PENNSYLVANIA: Historic bell a feature of new seafarers' chapel

June 19, 2009

A long-lost bell from a floating chapel for seamen who worked on ships at Philadelphia's port 160 years ago was rededicated on June 18, along with a new chapel that serves today's seafarers.

The double celebration at the Seamen's Church Institute of Philadelphia and South Jersey was attended by more than 175 people, including members of the SCI board of directors, donors, representatives of local churches and members of the maritime business community. Bishop Rodney Michel, with the Rev. Judith Meckling, vicar of All Souls' Episcopal Church for the Deaf, the Very Rev. Joy Segal of Southwark Deanery, and the Rev. James D. Von Dreele, chaplain to the port and executive director of the Seamen's Church Institute of Philadelphia & South Jersey, officiated at the dedication of the chapel.

SCI is one of about 150 independent port ministries founded by church denominations in North America. The 166-year-old ministry in Philadelphia has strong Episcopal roots, as evidenced by the newfound bell.

"We are blessed to have the iconic symbol of our ministry back with the purchase of this bell," said Von Dreele. "We were completely surprised to see it surface after 150 years. Perhaps it was the providence of God that brought the bell to us as we consecrate a new Chapel of the Redeemer."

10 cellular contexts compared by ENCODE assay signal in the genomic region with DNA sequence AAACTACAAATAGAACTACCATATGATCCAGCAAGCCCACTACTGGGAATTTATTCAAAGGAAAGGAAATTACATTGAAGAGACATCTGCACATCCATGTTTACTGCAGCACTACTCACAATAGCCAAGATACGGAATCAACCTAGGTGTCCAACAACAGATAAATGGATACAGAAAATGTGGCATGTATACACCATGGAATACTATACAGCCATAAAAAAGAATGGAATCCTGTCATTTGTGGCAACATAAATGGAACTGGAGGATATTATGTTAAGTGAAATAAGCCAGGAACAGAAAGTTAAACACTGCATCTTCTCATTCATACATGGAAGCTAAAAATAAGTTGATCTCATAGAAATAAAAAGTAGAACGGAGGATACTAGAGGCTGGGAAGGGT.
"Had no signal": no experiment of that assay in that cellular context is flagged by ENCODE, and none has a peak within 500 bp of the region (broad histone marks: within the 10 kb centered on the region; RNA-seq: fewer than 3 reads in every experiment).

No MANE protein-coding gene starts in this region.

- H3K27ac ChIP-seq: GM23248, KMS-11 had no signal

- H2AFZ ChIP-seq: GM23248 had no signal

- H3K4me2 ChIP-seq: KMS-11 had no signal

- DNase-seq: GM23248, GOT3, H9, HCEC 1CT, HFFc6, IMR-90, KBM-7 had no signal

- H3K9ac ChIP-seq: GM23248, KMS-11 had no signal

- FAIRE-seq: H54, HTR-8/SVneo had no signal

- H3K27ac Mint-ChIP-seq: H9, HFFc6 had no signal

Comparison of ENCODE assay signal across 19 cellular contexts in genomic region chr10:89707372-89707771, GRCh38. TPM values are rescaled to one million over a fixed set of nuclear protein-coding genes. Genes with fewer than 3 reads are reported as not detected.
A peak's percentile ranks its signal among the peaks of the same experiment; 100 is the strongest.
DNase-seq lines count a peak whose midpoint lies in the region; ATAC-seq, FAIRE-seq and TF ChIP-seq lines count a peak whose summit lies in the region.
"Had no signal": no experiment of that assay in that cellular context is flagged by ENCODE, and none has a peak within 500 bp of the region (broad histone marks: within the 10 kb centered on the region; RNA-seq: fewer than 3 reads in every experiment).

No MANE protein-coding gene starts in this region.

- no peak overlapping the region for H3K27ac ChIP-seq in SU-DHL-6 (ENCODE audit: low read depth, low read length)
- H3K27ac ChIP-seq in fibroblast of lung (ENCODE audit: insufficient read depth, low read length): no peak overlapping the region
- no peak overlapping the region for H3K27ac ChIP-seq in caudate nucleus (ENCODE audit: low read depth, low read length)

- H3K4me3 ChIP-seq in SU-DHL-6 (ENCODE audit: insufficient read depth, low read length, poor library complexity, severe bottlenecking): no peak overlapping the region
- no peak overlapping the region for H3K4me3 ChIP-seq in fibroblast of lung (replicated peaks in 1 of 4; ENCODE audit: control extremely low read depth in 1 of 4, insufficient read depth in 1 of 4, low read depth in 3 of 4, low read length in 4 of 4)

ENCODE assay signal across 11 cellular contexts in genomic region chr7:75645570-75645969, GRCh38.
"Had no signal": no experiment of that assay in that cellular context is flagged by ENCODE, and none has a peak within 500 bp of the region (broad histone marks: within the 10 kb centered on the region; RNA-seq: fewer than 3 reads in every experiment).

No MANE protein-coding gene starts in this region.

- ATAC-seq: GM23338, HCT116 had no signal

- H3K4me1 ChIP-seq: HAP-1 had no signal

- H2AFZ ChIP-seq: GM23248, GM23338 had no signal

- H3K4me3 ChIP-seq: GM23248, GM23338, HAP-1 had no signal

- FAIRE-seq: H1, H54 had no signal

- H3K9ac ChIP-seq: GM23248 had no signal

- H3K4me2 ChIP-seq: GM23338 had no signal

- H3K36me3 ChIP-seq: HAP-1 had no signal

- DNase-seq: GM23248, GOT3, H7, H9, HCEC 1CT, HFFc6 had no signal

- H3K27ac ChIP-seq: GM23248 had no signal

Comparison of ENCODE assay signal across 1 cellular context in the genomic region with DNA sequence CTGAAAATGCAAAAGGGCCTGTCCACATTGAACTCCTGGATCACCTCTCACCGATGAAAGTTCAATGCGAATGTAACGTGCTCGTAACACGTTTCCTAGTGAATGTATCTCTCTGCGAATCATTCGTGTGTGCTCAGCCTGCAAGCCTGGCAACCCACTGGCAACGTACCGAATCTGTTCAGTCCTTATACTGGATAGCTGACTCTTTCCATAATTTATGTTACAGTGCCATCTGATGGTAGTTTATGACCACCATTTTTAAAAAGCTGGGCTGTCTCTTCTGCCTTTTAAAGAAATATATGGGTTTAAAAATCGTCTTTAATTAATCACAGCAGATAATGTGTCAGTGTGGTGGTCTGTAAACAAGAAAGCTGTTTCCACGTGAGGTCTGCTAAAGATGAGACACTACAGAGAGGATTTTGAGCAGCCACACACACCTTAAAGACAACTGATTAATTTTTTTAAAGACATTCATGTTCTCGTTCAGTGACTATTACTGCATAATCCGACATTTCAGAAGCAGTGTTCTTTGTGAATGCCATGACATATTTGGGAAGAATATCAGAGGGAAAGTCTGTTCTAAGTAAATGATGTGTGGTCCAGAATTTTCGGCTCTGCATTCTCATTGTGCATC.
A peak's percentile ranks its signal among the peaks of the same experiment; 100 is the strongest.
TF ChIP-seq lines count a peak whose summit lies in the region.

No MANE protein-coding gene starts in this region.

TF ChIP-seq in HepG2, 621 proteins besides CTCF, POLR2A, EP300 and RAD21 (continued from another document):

The church bell, 30 inches high and weighing more than 300 pounds, dates back to the seafarer ministry's founding in 1847. It had been missing for more than 150 years since it was first cast for the Floating Church of the Redeemer, a 600-seat building mounted on a large barge in the Delaware River. Dedicated in 1849, the floating chapel was a key part of the early history of what is now known as the Seamen's Church Institute. When the chapel sank after a few years, it was salvaged and placed on dry ground in Camden, New Jersey, only to be destroyed by fire a short time later.

The existence of the floating church's bell was unknown until the curator of Philadelphia's seaport museum spotted it for sale on an Internet auction site. He alerted the development director for SCI, and longtime board of directors member Dennis Colgan Jr., aided by donations from other board members, purchased the bell and had it restored.

The bell's inscription documents its significance: "Presented to the Floating Church of the Redeemer by the Teachers and Scholars of Christ Church Sunday School, Philadelphia 1849. The abundance of the sea shall be converted unto the Lord.
Isaiah LX5."